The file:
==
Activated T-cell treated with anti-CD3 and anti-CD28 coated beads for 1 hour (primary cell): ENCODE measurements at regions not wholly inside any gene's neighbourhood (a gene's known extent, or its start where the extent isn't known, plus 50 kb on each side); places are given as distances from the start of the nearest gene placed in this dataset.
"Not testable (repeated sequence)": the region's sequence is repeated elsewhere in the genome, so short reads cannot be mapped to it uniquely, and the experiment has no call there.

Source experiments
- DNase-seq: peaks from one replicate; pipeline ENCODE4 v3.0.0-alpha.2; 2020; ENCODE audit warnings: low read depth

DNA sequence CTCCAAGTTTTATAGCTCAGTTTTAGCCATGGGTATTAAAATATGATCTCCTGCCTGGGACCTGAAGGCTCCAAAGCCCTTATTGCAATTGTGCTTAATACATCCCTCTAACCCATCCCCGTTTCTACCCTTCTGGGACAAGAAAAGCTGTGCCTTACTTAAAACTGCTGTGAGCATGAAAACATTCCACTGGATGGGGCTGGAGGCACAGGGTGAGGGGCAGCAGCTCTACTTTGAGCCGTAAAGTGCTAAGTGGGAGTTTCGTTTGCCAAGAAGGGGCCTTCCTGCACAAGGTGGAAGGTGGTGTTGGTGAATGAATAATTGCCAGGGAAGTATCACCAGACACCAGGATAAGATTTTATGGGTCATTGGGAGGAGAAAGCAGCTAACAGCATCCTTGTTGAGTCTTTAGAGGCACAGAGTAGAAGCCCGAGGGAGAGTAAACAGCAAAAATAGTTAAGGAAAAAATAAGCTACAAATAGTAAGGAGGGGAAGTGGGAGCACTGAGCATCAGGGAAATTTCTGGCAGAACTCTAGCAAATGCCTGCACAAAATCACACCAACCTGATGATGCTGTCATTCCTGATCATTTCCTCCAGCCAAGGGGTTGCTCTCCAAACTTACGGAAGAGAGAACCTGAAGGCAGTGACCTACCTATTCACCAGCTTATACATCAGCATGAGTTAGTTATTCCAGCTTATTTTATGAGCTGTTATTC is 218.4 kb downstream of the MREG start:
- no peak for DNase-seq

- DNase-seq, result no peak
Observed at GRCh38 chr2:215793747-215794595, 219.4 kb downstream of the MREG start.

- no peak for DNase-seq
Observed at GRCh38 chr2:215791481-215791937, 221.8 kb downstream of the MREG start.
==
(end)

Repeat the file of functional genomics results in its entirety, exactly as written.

Activated T-cell treated with anti-CD3 and anti-CD28 coated beads for 1 hour (primary cell): ENCODE measurements at regions not wholly inside any gene's neighbourhood (a gene's known extent, or its start where the extent isn't known, plus 50 kb on each side); places are given as distances from the start of the nearest gene placed in this dataset.
"Not testable (repeated sequence)": the region's sequence is repeated elsewhere in the genome, so short reads cannot be mapped to it uniquely, and the experiment has no call there.

Source experiments
- DNase-seq: peaks from one replicate; pipeline ENCODE4 v3.0.0-alpha.2; 2020; ENCODE audit warnings: low read depth

DNA sequence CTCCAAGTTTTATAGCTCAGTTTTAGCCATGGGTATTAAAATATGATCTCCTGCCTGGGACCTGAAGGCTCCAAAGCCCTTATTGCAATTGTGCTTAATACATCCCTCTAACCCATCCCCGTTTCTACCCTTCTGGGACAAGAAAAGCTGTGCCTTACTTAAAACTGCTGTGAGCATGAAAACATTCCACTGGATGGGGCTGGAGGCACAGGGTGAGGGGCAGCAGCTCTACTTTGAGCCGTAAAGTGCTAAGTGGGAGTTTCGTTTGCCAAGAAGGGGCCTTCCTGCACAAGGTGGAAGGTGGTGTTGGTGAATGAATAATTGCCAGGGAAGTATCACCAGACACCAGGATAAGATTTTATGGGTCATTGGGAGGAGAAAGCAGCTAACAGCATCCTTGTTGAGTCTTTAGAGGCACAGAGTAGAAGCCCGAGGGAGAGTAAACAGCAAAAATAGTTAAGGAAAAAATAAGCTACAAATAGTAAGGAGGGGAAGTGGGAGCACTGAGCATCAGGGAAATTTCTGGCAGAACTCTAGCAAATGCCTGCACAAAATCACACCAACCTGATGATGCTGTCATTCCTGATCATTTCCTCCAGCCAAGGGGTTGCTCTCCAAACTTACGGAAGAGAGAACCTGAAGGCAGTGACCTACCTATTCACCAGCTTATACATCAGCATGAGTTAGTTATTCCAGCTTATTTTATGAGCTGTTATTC is 218.4 kb downstream of the MREG start:
- no peak for DNase-seq

- DNase-seq, result no peak
Observed at GRCh38 chr2:215793747-215794595, 219.4 kb downstream of the MREG start.

- no peak for DNase-seq
Observed at GRCh38 chr2:215791481-215791937, 221.8 kb downstream of the MREG start.